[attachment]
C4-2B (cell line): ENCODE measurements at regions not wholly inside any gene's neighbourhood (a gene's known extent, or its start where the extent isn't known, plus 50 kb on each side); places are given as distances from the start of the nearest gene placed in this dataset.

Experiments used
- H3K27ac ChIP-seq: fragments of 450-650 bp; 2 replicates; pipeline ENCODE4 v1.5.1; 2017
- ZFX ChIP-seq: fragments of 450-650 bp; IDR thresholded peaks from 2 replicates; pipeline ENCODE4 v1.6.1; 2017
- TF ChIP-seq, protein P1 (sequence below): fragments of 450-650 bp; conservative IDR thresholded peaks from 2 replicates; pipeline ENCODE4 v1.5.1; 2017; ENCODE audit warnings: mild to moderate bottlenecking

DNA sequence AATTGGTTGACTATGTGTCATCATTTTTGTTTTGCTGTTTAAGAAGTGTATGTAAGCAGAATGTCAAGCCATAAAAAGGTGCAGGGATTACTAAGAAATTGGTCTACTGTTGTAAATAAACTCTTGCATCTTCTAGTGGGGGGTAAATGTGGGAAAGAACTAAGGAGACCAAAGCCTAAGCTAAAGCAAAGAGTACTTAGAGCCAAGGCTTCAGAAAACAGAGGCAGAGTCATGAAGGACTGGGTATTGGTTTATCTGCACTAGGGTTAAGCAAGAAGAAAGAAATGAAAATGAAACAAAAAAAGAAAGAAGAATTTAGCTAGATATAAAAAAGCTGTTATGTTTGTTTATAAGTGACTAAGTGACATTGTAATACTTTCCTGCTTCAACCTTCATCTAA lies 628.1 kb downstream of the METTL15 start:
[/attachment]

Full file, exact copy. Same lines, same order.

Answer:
C4-2B (cell line): ENCODE measurements at regions not wholly inside any gene's neighbourhood (a gene's known extent, or its start where the extent isn't known, plus 50 kb on each side); places are given as distances from the start of the nearest gene placed in this dataset.

Experiments used
- H3K27ac ChIP-seq: fragments of 450-650 bp; 2 replicates; pipeline ENCODE4 v1.5.1; 2017
- ZFX ChIP-seq: fragments of 450-650 bp; IDR thresholded peaks from 2 replicates; pipeline ENCODE4 v1.6.1; 2017
- TF ChIP-seq, protein P1 (sequence below): fragments of 450-650 bp; conservative IDR thresholded peaks from 2 replicates; pipeline ENCODE4 v1.5.1; 2017; ENCODE audit warnings: mild to moderate bottlenecking

DNA sequence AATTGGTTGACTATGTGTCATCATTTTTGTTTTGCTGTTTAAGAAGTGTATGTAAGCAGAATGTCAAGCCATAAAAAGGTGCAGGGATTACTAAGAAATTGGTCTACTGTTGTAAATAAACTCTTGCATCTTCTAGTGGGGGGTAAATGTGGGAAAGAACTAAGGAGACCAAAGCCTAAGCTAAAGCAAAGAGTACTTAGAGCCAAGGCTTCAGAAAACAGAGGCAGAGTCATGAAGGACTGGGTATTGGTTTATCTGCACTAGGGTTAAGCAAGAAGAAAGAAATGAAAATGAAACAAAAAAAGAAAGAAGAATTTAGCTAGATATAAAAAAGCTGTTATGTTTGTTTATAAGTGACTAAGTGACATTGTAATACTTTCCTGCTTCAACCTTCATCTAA lies 628.1 kb downstream of the METTL15 start: